Race Report: North Face Endurance Challenge (DC) 50k
After signing up for two ultra marathons in 2015 only to be sidelined by nagging running injuries, I finally lined up at a starting line without any problems. Third time’s the charm!
As I was preparing my race attire, I kept checking the weather- 10 days out and it looked to be a chilly weekend. Over the course of the week leading up to the race, the forecast went from chilly to rain, snow, and strong winds. The percentage of rain/snow would change many times before we arrived Friday for packet pick up. So, I packed for the worst case but hoped for the best.
Packet pickup was a low-key event at the Tyson’s Corner North Face store. No frills – bib, shirt, and stickers if you wanted them. Oh, and they offered a 10% store discount.
I woke up at 4:15 a.m. and looked out of the hotel window only to see it pouring down rain. When I checked the day’s forecast on my phone, I was saddened. My first ultra and it was going to be cold and rainy – what a way to break in a newbie! The departure plan… meet Eric and his wife, Jennifer, at 5:30 a.m and make our way to starting area.
My wife, Alisa, and Jennifer had graciously volunteered to be our support crew and planned to meet us at miles 13 & 19 so we could access our drop bags. My drop bag was a small cinch sack, big enough to hold my shoes, dry clothing, Honey Stinger gels, and a couple of waffles. Needless to say, this was not the most ideal bag when I was looking for items during transition. Time to upgrade!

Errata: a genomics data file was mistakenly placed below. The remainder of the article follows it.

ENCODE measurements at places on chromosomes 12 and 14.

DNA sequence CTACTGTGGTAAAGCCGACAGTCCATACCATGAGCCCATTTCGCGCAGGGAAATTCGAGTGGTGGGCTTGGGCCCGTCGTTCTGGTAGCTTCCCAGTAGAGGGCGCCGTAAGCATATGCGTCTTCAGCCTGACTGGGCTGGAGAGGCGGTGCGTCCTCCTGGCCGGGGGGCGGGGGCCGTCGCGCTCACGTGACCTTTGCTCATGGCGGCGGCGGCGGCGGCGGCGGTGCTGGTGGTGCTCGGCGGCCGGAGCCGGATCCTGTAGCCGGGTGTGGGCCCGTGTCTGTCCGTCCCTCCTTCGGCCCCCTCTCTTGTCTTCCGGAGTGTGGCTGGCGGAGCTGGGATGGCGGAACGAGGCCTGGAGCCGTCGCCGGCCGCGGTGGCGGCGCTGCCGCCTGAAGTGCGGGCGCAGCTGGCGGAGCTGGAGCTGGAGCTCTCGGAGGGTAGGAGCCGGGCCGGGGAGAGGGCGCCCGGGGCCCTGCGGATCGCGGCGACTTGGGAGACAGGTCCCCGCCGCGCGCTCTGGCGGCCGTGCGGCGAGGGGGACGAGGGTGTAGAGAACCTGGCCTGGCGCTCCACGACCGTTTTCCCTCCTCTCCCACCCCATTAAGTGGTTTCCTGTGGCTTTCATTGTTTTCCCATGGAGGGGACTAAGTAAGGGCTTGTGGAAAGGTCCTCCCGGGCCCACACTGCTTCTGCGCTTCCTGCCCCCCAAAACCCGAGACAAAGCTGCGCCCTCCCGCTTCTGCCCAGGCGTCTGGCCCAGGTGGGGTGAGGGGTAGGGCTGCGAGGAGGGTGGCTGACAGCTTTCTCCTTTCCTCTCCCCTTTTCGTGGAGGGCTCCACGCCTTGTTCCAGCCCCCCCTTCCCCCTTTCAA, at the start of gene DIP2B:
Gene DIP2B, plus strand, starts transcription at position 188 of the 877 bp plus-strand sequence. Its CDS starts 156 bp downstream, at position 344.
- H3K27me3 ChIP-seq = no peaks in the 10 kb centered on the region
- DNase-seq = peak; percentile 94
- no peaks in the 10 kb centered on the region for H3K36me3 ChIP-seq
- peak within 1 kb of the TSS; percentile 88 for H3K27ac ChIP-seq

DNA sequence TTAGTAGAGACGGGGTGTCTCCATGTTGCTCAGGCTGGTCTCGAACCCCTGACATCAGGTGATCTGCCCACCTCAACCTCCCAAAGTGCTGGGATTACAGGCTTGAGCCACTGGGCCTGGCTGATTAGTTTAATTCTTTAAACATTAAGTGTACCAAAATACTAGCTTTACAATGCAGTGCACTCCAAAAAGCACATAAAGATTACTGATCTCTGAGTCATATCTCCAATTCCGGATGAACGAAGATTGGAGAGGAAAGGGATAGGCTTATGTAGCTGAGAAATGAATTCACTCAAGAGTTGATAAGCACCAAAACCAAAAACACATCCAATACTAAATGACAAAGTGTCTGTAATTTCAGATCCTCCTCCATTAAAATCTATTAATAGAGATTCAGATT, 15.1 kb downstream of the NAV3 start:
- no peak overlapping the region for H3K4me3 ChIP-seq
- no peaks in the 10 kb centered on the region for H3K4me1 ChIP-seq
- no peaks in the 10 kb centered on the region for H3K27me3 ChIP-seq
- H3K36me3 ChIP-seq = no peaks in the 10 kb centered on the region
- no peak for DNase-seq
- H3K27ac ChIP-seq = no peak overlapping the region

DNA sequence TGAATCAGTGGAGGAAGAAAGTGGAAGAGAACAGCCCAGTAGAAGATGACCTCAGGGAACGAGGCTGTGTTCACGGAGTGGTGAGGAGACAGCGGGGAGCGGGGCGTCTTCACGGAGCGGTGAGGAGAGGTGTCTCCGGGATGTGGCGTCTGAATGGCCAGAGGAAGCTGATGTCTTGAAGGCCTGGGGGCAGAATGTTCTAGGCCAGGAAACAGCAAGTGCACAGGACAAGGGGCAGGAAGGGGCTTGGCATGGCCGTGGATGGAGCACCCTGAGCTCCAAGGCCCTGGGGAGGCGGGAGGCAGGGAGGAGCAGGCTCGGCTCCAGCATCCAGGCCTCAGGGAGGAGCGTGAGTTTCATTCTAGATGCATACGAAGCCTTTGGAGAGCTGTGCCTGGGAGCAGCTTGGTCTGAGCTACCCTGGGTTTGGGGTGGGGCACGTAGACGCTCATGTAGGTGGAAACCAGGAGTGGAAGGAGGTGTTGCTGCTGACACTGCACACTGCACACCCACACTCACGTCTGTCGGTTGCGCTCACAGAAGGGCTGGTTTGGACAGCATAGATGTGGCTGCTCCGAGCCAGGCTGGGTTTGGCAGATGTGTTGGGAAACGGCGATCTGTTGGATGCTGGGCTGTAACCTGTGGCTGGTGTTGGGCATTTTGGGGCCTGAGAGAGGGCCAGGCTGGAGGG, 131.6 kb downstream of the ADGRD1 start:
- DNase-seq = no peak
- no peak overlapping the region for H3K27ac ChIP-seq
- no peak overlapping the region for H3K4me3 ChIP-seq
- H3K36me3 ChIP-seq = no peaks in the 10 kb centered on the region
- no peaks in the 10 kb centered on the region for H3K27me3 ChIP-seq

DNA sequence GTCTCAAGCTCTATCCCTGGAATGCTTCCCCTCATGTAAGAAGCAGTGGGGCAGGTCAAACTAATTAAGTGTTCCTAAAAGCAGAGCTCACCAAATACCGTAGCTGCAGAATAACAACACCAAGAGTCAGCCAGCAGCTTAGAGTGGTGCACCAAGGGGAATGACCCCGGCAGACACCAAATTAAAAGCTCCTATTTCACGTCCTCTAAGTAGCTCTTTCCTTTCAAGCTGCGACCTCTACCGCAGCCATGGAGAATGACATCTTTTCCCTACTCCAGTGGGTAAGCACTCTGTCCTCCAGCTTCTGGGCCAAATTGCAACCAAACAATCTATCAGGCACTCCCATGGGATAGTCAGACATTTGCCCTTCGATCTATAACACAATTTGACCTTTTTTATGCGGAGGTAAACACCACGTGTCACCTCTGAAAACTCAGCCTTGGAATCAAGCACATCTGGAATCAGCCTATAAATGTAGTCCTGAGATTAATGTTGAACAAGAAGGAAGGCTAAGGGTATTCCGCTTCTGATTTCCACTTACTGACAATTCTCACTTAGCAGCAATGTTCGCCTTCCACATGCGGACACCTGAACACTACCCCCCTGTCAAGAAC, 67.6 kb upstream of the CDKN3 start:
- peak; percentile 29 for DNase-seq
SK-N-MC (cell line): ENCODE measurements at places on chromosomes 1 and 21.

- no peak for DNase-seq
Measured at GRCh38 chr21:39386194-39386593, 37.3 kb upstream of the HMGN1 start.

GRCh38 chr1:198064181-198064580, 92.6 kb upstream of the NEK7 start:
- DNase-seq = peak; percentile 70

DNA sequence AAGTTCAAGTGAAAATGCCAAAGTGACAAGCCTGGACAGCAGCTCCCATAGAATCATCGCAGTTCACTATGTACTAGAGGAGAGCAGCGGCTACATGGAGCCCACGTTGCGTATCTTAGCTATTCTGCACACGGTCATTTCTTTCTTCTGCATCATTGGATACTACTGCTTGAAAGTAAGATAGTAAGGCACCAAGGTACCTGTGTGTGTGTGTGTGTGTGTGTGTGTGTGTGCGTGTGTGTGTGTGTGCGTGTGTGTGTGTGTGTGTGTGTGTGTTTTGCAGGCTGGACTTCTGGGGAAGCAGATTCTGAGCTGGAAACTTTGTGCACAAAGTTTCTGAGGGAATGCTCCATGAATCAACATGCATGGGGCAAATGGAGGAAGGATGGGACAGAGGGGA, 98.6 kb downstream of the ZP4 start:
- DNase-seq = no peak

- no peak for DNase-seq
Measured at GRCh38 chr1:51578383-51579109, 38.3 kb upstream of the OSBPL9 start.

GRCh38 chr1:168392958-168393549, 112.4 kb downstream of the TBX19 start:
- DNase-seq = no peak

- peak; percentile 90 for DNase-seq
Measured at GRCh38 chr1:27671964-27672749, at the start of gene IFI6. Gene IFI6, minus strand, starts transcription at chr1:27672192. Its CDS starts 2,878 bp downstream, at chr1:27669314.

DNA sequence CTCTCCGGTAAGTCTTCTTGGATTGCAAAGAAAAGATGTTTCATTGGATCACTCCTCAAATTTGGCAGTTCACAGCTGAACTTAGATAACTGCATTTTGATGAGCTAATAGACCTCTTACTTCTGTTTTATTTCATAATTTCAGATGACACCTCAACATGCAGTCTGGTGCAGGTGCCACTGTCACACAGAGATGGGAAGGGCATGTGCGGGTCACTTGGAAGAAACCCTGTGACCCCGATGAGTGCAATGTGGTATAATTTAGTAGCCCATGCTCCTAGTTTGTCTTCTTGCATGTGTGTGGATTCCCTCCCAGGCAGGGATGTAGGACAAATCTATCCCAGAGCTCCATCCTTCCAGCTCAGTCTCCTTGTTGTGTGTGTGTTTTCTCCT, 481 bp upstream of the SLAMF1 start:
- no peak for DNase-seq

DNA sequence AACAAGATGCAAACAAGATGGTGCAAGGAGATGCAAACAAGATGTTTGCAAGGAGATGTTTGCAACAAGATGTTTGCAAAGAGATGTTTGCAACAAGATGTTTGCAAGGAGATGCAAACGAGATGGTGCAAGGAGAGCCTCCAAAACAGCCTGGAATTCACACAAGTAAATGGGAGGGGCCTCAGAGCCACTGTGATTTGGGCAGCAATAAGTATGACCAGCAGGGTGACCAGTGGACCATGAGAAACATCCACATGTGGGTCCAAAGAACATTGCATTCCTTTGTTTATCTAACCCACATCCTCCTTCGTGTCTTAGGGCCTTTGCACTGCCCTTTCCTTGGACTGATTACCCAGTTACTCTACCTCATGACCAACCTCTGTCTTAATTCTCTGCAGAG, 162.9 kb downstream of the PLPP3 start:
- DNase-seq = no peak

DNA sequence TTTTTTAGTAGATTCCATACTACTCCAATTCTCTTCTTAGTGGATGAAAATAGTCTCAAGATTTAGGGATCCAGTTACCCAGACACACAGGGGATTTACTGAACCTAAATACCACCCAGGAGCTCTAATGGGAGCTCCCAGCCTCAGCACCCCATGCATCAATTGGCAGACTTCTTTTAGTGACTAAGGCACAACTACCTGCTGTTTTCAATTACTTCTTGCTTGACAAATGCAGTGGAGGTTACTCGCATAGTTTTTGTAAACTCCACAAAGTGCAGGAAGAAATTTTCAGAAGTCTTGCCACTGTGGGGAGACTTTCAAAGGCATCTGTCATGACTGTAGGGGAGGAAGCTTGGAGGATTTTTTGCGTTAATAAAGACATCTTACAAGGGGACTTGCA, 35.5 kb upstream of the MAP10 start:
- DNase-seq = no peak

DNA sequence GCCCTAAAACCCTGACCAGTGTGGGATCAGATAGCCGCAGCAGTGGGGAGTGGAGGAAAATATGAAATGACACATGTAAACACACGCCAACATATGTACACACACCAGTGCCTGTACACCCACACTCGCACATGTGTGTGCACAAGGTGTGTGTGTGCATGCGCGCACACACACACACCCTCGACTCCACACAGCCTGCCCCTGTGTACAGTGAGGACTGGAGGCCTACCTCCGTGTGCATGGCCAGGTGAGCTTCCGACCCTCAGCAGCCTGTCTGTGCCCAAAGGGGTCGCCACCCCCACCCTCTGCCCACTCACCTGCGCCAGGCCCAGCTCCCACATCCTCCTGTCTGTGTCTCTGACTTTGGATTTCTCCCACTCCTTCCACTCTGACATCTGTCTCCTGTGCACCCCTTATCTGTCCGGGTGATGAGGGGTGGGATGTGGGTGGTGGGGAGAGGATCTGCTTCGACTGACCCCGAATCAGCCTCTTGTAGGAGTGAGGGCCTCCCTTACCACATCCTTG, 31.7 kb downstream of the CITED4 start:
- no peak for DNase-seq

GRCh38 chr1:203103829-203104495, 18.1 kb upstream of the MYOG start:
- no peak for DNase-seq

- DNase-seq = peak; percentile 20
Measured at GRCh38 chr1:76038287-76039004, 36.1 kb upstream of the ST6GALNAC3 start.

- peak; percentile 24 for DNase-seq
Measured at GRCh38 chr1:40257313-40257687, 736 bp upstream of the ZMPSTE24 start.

This was another race where we had to take a bus to the start line, as there was not enough parking at the start/finish area. When we set out at 5:30 a.m. it looked like we might get a break from the forecasted weather. The rain had stopped and the temperature was not as cold as expected maybe 42F. This would change as we waited for the 7:00 a.m. start.
We arrived at the starting area around 6:00 a.m. and noticed about 50 or so people walking around and checking out the pre-race tents. We found an open heater and huddled around it to keep warm before we had to line up in our designated wave. Standing around in the rain and dropping temperature made us antsy.
As I made my way to my respective starting wave, # 2, the race director was trying to keep us hyped and used this opportunity to make some last minute announcements about the course. All I heard was follow the blue flags – this made sense seeing that I was wearing a blue bib. A few moments later he introduced Dean Karnazes, an avid ultra marathoner and inspiration to many. Dean provided some words of encouragement – wish I could remember them – I was thinking about how cold I was and the next six or so hours that lay ahead of me.